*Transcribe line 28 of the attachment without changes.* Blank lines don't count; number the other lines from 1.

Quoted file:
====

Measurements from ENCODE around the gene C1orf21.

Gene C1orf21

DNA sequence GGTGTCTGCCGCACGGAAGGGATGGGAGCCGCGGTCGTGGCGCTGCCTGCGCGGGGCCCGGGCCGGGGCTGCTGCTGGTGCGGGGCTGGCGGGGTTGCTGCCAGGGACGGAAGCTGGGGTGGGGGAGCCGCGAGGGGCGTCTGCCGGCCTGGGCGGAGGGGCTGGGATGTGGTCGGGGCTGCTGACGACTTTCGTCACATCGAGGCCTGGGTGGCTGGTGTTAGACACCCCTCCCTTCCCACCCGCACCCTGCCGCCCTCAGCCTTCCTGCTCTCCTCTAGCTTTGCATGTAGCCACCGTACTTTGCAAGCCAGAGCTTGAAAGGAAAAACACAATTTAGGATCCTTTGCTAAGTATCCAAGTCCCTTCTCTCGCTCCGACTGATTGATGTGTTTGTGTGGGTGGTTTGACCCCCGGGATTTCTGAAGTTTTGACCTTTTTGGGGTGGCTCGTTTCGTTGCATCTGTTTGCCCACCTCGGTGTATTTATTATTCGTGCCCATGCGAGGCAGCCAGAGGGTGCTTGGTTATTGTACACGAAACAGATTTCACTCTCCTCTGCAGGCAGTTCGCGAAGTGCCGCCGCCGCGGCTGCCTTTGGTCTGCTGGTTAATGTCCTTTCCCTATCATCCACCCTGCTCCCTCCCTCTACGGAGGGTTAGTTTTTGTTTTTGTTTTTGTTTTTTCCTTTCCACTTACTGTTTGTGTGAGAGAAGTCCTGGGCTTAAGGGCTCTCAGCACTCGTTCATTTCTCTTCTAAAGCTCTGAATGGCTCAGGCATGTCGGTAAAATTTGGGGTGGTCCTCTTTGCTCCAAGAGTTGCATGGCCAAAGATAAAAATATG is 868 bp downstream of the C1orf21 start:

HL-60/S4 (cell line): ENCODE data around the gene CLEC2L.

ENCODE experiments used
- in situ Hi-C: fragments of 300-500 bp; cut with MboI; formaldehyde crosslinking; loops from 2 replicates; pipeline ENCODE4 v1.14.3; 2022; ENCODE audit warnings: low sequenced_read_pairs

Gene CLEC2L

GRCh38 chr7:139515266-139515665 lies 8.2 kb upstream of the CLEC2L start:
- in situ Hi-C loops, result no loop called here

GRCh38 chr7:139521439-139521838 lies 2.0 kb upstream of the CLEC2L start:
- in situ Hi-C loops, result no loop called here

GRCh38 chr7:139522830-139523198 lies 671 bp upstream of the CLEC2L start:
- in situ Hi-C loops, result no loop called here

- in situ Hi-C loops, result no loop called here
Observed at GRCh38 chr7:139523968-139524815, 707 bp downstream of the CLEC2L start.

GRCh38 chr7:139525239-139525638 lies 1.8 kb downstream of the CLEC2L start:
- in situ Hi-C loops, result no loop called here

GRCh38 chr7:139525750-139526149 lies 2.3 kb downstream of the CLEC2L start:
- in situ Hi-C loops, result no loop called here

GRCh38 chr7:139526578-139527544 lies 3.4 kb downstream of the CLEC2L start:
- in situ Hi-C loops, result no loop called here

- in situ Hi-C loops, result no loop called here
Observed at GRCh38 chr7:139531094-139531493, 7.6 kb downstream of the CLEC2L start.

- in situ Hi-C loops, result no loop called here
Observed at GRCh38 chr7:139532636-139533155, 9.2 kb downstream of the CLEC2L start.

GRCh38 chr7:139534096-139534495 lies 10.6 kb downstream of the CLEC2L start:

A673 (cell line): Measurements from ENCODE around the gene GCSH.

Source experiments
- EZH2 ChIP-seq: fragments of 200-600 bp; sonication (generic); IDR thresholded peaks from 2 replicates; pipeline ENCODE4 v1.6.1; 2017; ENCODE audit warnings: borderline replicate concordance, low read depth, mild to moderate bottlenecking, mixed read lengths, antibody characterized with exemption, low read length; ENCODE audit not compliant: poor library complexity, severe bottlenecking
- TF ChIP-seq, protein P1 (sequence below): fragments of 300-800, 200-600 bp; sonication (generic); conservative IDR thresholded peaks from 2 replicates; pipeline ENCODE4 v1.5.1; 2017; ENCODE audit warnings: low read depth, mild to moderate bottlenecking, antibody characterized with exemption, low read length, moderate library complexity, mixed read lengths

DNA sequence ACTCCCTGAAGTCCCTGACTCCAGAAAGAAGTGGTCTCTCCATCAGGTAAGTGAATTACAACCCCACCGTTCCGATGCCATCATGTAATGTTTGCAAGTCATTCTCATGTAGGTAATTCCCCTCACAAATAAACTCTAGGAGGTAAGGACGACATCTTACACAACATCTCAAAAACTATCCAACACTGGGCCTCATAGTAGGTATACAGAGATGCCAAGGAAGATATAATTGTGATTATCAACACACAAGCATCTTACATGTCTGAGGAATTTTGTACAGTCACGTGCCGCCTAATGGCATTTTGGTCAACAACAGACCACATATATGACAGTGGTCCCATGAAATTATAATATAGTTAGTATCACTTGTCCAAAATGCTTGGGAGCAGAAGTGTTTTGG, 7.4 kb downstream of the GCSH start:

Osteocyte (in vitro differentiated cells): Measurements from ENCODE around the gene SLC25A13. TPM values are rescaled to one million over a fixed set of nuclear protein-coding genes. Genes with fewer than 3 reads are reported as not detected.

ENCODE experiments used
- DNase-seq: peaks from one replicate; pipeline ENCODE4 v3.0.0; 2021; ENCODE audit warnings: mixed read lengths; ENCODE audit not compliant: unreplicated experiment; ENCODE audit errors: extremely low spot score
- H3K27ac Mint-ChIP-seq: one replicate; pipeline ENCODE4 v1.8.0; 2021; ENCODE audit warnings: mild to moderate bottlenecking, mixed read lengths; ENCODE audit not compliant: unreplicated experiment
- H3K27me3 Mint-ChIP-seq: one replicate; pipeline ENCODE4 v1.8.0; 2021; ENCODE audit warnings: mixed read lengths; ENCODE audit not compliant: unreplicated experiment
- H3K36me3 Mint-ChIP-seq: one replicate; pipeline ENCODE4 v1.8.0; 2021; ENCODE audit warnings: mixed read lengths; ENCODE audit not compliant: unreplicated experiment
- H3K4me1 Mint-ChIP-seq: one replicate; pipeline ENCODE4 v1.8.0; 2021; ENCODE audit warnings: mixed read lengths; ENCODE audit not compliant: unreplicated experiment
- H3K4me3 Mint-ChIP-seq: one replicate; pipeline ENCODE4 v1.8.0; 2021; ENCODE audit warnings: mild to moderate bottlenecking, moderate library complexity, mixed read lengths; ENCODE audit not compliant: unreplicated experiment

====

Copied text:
Source experiments